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Thread: Lab coding clarification

  1. #1

    Question Lab coding clarification

    AAPC: Back to School
    I have been told to code by the results of the lab. That isn't right is it. We can only code symptoms or diagnosis not abnormalities etc.... need to have some documentation to back that up. any one out there that can point me the right direction please or anyone that has articles please give me the web link
    thank you
    Last edited by tracefurious; 06-18-2009 at 10:33 AM.

  2. #2


    It depends on what you are coding. We use the lab report for definitive dx of biopsies/surgical pathologies. Check to see if there is a specific policy for your employer. You can't use lab reports for lesion size.

  3. #3
    Join Date
    Apr 2007
    Columbia, MO


    No you may not code from a lab report because you are not a physician. Lab reports have not been physician interpreted yet and therefore may not be used or interpreted by coders. A path report on the other hand has a pathologist interpretation who is a physician and a coder may use this dx for coding. Look in the guidelines for coding and reporting, for this information.

  4. #4
    Join Date
    Apr 2007
    Capital Coders in Columbia, SC

    Default Lab coding clarification

    You can only code by the lab results when the lab result in question was interpreted by a physician, such as a pathologist. For example, you could not code urinary tract infection based on a high level of bacteria found in the urine specimen. You could, however, code lung cancer based on a pathological report from the pathologist. This is because, in the latter case, you have a diagnosis given by a physician. In the former case, you would be the person interpreting the lab report, which you (or any of us) are not allowed to do.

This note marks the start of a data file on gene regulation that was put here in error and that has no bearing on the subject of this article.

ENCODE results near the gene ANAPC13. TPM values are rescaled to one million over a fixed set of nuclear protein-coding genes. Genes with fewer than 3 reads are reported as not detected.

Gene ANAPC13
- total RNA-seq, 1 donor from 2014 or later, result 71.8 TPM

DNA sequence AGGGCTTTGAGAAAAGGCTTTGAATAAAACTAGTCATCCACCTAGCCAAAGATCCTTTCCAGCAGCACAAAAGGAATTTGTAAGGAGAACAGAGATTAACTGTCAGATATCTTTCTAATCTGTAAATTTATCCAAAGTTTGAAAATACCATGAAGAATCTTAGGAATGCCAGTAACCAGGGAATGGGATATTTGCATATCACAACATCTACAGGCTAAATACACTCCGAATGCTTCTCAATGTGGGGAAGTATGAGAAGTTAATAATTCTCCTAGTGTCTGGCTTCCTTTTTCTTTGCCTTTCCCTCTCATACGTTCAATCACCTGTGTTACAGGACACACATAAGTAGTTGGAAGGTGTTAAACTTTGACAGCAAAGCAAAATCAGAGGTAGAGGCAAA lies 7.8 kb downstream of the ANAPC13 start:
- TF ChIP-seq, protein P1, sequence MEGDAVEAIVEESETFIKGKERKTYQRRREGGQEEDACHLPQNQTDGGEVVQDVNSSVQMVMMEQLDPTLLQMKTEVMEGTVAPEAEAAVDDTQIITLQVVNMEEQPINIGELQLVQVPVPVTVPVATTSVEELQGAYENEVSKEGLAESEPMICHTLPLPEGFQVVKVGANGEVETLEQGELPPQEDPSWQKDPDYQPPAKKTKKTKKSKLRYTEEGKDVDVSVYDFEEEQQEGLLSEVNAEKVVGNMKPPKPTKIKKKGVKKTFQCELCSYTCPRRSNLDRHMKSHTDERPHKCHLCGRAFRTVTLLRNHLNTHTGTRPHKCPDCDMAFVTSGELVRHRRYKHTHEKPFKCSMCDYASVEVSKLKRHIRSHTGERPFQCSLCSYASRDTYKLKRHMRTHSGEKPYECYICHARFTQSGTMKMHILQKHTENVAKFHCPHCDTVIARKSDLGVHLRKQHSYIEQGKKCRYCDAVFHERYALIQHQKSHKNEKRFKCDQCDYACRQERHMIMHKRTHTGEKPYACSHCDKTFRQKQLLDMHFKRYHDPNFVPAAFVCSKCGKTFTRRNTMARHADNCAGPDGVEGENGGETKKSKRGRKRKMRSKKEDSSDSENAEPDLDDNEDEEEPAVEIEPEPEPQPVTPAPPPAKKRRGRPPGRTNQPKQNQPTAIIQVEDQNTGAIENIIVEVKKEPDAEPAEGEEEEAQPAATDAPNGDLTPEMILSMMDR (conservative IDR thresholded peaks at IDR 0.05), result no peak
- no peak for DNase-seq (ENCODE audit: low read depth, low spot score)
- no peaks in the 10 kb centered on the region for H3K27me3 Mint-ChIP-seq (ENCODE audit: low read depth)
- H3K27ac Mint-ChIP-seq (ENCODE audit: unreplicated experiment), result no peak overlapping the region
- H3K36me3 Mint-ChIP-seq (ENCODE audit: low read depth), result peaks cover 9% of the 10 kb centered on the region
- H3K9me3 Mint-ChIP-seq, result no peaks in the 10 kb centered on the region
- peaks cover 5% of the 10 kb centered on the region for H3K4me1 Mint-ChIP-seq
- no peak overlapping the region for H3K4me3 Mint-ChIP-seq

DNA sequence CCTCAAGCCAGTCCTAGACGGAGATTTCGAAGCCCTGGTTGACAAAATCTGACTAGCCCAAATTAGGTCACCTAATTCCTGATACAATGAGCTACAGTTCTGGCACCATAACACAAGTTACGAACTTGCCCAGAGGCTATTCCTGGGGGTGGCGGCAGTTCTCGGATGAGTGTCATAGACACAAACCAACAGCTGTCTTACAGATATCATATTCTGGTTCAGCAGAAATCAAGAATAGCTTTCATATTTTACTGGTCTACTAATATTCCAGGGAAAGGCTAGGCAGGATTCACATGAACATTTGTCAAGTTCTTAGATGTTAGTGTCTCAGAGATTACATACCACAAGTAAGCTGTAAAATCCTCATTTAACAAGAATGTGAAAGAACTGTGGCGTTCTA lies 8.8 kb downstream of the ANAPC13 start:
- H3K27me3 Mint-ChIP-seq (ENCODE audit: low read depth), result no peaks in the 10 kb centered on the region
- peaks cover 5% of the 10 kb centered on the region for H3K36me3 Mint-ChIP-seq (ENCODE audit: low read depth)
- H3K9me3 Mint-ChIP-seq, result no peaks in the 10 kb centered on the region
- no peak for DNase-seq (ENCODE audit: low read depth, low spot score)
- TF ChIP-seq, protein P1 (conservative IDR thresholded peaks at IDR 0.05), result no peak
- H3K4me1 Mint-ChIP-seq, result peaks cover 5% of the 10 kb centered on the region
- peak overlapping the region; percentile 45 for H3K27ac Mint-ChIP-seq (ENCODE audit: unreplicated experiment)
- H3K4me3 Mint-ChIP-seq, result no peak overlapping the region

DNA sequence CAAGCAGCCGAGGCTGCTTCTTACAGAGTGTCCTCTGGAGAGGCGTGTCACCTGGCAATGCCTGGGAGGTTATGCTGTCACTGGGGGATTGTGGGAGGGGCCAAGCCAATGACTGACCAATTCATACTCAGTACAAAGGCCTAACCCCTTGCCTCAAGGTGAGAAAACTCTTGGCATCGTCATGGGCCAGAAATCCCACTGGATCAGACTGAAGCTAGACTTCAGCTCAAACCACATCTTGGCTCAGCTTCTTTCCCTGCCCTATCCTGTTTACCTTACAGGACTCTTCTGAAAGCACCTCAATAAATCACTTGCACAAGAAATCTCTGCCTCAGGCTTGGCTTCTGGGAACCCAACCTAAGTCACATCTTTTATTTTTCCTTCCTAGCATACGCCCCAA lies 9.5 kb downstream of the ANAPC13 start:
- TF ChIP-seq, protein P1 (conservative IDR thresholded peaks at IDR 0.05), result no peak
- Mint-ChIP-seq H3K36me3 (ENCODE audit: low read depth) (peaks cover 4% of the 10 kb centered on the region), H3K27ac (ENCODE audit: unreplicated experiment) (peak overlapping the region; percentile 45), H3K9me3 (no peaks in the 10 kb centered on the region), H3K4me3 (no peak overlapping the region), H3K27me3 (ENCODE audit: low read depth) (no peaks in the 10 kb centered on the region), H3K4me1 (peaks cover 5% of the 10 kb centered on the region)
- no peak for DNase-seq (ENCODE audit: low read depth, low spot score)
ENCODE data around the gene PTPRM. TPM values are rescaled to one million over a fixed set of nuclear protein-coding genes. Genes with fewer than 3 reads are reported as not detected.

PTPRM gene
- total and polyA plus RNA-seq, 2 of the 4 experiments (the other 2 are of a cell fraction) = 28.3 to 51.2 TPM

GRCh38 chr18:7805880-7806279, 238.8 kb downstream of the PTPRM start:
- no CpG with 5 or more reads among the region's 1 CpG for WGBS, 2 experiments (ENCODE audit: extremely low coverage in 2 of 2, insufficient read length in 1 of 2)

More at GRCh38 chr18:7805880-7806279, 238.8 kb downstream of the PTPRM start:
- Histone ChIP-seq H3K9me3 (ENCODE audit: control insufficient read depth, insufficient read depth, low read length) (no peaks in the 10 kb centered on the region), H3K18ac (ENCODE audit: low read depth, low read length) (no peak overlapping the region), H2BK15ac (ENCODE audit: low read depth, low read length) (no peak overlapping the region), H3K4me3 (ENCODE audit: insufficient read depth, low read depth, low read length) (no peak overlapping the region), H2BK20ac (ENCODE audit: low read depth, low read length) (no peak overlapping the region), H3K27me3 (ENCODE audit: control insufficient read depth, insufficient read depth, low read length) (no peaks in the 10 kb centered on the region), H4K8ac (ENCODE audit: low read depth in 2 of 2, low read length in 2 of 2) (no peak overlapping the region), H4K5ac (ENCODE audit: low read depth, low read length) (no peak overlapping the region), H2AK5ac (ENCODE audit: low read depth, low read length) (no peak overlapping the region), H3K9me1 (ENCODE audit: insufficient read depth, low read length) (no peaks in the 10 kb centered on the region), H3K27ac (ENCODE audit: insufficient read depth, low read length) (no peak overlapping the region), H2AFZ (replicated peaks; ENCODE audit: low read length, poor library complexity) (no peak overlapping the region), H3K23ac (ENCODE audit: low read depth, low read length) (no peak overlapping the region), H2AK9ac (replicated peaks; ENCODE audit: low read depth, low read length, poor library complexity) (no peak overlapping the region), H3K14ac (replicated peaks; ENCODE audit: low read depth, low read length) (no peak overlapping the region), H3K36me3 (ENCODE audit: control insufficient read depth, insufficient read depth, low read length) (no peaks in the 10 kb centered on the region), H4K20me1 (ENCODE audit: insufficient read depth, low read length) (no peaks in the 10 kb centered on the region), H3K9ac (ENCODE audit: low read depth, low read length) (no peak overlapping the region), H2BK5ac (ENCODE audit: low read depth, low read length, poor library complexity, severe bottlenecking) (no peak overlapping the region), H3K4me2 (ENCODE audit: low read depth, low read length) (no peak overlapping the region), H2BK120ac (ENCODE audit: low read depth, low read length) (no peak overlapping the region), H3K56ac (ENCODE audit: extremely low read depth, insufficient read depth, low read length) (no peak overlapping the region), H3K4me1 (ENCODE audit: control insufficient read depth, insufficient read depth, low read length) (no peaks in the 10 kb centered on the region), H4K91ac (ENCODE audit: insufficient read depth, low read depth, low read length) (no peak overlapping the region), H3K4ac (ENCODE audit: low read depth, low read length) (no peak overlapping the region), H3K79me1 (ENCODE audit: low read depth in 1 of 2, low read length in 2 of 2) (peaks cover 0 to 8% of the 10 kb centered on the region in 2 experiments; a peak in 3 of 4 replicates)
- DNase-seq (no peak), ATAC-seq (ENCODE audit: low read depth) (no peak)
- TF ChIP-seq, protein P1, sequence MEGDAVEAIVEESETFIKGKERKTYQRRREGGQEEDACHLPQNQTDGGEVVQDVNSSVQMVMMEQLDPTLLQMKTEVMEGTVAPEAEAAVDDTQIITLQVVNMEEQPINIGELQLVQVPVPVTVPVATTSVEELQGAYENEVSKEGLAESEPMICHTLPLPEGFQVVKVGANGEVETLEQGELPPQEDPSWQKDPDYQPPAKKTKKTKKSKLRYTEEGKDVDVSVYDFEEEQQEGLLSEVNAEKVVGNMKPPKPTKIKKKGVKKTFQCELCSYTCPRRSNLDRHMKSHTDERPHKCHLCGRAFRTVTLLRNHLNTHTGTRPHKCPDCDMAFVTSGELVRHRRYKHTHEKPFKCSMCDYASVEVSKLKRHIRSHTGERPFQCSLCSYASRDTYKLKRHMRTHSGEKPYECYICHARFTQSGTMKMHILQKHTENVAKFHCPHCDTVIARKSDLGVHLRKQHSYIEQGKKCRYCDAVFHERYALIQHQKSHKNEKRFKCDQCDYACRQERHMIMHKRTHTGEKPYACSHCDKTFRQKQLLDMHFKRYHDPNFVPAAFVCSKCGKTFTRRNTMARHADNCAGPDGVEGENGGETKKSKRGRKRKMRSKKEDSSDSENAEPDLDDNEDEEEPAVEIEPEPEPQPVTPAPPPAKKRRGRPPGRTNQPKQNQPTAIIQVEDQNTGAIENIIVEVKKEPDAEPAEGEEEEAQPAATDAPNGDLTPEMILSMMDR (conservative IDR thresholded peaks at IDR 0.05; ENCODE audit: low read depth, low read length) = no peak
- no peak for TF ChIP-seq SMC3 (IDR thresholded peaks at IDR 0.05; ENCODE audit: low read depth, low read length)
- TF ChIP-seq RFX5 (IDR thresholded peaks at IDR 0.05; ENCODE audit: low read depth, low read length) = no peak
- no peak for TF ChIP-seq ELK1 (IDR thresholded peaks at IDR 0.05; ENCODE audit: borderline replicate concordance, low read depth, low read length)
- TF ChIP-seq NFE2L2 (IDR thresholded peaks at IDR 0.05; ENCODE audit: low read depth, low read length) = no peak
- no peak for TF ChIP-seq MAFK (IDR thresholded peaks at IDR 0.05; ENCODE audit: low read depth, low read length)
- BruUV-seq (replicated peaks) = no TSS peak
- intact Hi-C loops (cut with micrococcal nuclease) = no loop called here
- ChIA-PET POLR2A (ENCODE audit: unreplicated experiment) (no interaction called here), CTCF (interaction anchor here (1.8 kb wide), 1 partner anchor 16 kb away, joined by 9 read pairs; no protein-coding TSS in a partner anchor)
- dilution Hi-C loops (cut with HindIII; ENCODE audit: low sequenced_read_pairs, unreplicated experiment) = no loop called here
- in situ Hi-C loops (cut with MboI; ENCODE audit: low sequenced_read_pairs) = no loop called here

5. #5
    Join Date
    Apr 2007
    Kokomo, IN

    Default lab coding clarification

    Your answer is found in the coding guidelines ICD-9 2009 Physician page 25, section L. Since lab reports are not signed by a physician and are not interpreted by physicians, you cannot code from them. The Dr. reads the lab report and makes a definitive diagnosis or you can only code signs/symptoms and reasons for the tests if there isn't a dx that can be used. You can, however, code from pathology reports for outpatient services, since pathologists are physicians.

  6. #6
    Join Date
    Apr 2007
    Bangor, Maine


    I know that this is a very old post but I was searching for information about coding paths and I was wondering if someone could help me with this:

    Now, I know that you can code a pathology report because the pathologist is a physician and s/he has interpreted it, but my question is: when it is a cancer diagnosis, does that change anything? Can you code a cancer dx without the primary physician who ordered the test documenting anything in the chart?

    Also, if the case was an ultrasound-guided biopsy and not a surgery or excision, can you still code by the path report? I thought I remembered from somewhere that you can't code path reports from biopsies, only excisions when there is a path report involved.

    Any clarification would be helpful. Thanks

  7. #7


    Can you clarify the tests the primary ordered, if the patient comes in and say by the way I need these tests there there needs to be an order somewhere in the chart from the requesting MD. OR check to see if there is a letter asking that the primary orders these tests every 3-6 months. I have worked in a small community and the patients may live several hundred miles from their specialist so the primary takes over the ordering of the labs for the patient's convinence. The specialist writes a letter to primary reqeusting what and often something may need to drawn.

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